The state of the ICO market in the U.S. remains more or less similar to the time before Clayton released his statement and the securities laws remain ambiguous for projects.
Could it change at all?
The SEC is an enforcement agency that interprets the existing securities laws in the U.S. If changes are made to the securities laws, it may alter the way the SEC characterizes tokens and cryptocurrencies in general.
In late 2018, a bipartisan bill entitled “Token Taxonomy Act of 2018” was introduced, which proposed the exclusion of cryptocurrencies from the securities laws because of the limit in which the laws govern or characterize cryptocurrencies:
“Direct the Securities and Exchange Commission to enact certain regulatory changes regarding digital units secured through public key cryptography, to adjust taxation of virtual currencies held in individual retirement accounts, to create a tax exemption for exchanges of one virtual currency for another, to create a de minimis exemption from taxation for gains realized from the sale or exchange of virtual currency for other than cash, and for other purposes.”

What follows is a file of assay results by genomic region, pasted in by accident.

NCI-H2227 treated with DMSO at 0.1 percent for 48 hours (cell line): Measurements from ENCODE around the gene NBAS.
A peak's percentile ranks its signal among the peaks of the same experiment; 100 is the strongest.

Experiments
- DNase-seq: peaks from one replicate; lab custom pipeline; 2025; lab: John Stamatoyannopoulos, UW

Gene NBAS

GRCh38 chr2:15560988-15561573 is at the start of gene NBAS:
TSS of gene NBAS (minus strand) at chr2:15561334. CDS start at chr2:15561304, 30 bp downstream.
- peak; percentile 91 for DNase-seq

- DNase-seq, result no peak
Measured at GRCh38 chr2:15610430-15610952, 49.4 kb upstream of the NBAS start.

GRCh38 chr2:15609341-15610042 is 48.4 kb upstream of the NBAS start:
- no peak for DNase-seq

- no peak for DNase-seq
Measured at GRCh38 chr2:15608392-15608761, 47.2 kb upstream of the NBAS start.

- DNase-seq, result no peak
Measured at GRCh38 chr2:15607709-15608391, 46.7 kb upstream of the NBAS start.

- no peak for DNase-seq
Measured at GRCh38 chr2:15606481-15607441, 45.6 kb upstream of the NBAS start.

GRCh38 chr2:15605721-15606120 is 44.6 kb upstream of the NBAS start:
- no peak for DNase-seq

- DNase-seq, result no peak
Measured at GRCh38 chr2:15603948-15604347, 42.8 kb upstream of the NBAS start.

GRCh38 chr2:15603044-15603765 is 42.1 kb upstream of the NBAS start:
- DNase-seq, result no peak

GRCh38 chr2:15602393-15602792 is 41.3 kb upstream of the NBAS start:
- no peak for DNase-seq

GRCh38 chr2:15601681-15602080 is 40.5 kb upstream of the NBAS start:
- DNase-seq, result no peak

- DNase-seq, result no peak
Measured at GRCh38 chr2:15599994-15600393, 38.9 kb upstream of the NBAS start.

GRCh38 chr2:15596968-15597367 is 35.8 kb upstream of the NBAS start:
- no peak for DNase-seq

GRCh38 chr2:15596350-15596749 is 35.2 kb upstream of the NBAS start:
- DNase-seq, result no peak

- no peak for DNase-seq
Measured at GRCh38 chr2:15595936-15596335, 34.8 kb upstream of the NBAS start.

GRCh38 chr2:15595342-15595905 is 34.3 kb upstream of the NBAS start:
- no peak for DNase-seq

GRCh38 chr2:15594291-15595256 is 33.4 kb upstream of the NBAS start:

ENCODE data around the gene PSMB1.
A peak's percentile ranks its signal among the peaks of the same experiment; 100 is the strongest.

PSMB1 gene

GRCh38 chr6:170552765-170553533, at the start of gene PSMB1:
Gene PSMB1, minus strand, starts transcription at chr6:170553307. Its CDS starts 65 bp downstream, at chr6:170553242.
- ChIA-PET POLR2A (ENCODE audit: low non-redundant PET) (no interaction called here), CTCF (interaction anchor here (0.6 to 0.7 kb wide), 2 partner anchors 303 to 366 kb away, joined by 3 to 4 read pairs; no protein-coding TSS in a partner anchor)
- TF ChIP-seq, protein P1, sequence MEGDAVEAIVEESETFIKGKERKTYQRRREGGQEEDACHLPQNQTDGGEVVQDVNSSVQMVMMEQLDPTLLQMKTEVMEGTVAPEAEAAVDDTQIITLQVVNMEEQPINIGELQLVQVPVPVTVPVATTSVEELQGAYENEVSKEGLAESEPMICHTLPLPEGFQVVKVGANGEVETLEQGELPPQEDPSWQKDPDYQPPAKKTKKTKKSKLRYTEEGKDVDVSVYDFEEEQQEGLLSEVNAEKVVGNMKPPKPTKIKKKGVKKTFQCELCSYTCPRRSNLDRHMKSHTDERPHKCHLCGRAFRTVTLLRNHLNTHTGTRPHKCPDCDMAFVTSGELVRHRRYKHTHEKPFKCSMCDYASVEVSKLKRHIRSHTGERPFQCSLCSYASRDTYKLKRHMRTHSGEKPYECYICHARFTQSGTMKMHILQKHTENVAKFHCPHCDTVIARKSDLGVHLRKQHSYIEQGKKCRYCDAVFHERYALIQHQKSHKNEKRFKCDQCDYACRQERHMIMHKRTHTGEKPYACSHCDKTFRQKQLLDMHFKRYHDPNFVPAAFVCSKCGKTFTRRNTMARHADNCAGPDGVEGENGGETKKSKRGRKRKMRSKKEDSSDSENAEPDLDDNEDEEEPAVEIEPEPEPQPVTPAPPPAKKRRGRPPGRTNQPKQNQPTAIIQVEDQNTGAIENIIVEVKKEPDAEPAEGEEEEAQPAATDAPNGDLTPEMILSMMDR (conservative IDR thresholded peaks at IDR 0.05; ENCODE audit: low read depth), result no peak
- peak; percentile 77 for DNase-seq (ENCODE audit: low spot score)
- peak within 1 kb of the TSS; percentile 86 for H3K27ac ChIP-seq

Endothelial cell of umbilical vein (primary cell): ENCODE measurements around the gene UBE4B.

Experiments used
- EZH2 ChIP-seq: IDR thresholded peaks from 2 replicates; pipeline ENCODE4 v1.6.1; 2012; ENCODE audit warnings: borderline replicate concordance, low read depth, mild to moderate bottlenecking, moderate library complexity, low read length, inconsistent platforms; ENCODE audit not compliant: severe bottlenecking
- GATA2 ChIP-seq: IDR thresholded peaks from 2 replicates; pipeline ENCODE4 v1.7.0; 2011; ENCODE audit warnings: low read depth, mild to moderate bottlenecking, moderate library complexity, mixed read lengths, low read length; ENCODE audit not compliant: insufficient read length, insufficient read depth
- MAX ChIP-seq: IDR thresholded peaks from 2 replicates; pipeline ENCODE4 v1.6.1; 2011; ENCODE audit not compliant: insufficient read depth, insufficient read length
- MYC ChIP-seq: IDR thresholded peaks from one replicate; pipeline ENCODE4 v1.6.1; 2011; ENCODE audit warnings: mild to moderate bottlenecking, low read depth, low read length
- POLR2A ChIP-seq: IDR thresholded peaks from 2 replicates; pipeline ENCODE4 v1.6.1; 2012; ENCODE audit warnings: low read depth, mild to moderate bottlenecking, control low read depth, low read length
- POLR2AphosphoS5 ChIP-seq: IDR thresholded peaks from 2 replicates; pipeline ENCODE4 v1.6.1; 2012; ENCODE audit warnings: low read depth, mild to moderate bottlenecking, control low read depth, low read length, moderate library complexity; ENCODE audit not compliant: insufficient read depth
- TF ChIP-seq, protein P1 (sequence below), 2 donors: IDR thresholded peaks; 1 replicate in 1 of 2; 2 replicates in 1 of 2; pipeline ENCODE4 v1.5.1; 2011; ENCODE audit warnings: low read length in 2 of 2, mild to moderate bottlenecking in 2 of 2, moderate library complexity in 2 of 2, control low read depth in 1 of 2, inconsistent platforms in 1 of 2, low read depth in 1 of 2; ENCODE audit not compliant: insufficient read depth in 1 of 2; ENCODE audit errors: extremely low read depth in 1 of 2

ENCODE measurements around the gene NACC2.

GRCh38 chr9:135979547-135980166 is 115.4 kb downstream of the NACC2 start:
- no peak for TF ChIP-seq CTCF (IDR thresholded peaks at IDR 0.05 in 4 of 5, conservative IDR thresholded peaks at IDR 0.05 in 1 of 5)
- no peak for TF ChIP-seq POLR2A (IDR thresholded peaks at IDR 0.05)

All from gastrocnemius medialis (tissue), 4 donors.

The time frame for a vote on the the bipartisan bill still remains unclear, and it remains highly unlikely that changes will be made to the existing securities laws in the U.S. in the near-term.
In the foreseeable future, the SEC is expected to go over ICOs and token sales in a case-by-case basis, evaluating whether certain tokens or crypto assets represent potential security transactions within the regulatory framework of the U.S.